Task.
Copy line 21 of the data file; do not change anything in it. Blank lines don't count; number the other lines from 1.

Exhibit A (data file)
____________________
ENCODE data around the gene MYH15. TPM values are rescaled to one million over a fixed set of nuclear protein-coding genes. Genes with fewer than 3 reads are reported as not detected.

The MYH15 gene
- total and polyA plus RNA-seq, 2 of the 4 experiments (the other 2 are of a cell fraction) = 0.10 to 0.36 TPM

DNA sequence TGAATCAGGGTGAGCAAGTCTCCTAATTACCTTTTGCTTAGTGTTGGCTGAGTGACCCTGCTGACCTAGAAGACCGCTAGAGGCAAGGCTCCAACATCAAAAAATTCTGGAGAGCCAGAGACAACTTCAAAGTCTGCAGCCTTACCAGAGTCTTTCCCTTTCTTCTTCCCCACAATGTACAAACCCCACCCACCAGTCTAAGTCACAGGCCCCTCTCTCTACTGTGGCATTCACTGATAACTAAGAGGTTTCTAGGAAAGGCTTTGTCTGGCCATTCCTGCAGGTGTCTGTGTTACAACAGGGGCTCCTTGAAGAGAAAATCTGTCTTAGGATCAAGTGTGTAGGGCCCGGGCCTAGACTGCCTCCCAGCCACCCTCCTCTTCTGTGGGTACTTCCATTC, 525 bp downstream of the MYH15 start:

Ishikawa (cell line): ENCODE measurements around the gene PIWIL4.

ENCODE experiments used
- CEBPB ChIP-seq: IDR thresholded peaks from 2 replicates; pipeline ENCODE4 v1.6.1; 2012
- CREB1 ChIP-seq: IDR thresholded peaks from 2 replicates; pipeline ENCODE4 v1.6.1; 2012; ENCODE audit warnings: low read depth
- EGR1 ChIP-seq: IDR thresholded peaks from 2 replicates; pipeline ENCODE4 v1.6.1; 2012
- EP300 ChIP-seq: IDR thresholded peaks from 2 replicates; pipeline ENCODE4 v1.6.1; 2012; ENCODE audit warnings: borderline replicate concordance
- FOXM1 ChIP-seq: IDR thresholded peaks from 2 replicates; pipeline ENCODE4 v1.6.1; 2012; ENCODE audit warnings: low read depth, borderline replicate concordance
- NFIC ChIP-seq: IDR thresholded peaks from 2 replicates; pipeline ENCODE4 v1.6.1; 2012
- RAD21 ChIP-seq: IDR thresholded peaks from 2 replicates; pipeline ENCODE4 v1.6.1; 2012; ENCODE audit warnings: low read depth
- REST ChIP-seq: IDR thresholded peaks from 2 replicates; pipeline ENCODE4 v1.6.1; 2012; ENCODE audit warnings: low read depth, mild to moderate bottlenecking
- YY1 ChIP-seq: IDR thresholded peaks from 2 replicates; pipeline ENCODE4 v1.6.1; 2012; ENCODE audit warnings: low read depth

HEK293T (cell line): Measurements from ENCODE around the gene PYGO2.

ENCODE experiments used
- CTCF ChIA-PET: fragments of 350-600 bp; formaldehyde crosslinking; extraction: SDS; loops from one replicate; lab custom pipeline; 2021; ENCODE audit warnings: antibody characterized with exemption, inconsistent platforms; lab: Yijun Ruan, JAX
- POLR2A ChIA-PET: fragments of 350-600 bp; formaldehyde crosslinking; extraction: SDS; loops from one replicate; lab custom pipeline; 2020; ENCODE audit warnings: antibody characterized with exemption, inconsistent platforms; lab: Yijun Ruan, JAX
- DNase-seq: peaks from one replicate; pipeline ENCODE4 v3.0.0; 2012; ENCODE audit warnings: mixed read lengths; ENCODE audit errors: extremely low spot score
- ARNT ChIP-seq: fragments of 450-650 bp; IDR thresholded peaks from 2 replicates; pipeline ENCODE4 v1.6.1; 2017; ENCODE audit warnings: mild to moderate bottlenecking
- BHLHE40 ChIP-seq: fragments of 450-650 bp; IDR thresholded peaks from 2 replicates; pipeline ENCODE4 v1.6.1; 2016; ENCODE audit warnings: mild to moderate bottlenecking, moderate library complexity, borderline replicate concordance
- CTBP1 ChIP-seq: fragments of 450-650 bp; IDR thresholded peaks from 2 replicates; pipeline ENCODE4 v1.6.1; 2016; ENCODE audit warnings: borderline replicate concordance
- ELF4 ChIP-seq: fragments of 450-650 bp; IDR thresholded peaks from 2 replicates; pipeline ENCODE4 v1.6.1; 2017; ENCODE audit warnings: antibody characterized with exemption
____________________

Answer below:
- ARNT ChIP-seq: fragments of 450-650 bp; IDR thresholded peaks from 2 replicates; pipeline ENCODE4 v1.6.1; 2017; ENCODE audit warnings: mild to moderate bottlenecking